Climate justice and the international regime: before, during and after Paris

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Okereke, Chuks ; Coventry, Philip (2016)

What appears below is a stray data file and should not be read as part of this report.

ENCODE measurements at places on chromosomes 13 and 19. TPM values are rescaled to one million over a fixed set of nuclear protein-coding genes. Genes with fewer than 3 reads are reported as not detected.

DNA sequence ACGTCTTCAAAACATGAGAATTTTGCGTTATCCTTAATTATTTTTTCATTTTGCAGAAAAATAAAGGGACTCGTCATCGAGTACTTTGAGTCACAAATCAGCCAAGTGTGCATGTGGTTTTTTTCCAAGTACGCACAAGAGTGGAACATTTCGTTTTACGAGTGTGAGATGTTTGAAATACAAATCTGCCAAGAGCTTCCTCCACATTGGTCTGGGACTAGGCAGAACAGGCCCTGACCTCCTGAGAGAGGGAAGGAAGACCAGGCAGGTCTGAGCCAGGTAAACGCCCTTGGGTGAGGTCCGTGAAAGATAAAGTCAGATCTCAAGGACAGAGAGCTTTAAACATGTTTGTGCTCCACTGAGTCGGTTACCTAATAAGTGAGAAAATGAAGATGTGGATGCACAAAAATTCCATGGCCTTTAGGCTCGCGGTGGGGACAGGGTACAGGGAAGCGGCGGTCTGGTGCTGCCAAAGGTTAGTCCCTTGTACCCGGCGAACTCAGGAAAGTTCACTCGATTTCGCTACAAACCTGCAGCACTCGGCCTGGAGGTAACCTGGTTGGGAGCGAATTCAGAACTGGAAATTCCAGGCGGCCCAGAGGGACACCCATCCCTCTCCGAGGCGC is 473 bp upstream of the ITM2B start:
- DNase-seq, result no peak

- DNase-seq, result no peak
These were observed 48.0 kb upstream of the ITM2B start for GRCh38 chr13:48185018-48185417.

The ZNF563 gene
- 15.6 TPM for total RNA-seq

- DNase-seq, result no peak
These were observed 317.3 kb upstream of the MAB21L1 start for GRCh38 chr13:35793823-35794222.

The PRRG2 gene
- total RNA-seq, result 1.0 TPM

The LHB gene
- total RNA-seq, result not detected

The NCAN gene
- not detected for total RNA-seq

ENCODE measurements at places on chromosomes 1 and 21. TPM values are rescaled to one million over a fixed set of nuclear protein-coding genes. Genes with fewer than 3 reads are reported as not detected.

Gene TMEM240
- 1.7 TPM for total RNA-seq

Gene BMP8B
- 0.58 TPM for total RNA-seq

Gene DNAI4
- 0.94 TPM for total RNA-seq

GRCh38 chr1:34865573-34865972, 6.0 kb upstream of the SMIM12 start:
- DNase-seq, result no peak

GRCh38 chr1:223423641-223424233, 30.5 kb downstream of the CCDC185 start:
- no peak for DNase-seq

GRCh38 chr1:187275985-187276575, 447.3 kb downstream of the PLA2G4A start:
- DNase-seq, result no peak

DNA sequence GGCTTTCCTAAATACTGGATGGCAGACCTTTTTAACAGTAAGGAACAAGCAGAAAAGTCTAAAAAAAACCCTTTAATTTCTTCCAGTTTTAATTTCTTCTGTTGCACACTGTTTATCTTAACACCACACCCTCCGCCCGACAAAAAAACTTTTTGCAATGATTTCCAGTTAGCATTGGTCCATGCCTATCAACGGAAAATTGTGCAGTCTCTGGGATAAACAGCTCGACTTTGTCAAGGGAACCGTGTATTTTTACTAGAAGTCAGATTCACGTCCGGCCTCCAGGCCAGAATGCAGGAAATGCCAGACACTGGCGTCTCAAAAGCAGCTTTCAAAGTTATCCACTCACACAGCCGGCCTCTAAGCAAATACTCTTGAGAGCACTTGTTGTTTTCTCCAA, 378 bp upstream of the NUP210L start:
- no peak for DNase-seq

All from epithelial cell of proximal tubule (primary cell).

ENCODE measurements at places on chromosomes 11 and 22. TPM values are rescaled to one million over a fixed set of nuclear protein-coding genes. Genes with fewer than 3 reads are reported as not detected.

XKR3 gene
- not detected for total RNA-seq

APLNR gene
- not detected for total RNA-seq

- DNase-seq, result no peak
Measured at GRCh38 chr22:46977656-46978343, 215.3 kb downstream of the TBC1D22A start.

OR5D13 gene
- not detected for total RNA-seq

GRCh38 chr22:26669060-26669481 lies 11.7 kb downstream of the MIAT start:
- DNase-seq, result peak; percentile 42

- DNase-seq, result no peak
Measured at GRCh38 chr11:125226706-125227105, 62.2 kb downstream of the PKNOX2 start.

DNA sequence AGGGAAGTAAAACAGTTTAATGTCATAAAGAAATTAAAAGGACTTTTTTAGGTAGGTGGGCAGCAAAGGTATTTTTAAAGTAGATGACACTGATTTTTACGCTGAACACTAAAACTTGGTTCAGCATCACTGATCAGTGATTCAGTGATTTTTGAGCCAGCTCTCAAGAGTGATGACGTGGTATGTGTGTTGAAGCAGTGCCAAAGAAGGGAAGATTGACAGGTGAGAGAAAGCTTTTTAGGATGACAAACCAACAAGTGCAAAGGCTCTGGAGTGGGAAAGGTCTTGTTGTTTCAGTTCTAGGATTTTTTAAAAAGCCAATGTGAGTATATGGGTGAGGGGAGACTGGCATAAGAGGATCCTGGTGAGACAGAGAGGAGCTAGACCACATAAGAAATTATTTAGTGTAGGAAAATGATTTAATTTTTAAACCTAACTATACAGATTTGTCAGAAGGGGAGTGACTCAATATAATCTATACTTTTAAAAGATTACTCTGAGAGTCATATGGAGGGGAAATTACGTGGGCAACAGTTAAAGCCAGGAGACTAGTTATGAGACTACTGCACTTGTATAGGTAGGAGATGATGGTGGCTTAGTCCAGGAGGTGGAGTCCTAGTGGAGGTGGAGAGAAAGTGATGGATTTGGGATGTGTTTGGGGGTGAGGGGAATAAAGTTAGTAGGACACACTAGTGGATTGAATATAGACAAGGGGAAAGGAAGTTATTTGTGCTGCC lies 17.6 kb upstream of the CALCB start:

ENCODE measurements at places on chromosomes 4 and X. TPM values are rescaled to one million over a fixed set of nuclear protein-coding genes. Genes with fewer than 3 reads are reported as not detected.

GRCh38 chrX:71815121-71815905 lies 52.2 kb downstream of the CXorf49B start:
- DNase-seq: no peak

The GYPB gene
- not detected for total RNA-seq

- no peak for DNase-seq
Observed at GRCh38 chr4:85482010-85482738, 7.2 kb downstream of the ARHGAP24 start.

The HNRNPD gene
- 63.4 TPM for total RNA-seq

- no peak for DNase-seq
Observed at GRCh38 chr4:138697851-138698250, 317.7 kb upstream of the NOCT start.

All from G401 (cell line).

With a focus on key themes and debates, this article aims to illustrate and assess how the interaction between justice and politics has shaped the international regime and defined the nature of the international agreement that was signed in COP21 Paris. The work demonstrates that despite the rise of neo-conservatism and self-interested power politics, questions of global distributive justice remain a central aspect of the international politics of climate change. However, while it is relatively easy to demonstrate that international climate politics is not beyond the reach of moral contestations, the assessment of exactly how much impact justice has on climate policies and the broader normative structures of the climate governance regime remains a very difficult task. As the world digests the Paris Agreement, it is vital that the current state of justice issues within the international climate change regime is comprehensively understood by scholars of climate justice and by academics and practitioners, not least because how these intractable issues of justice are dealt with (or not) will be a crucial factor in determining the effectiveness of the emerging climate regime.
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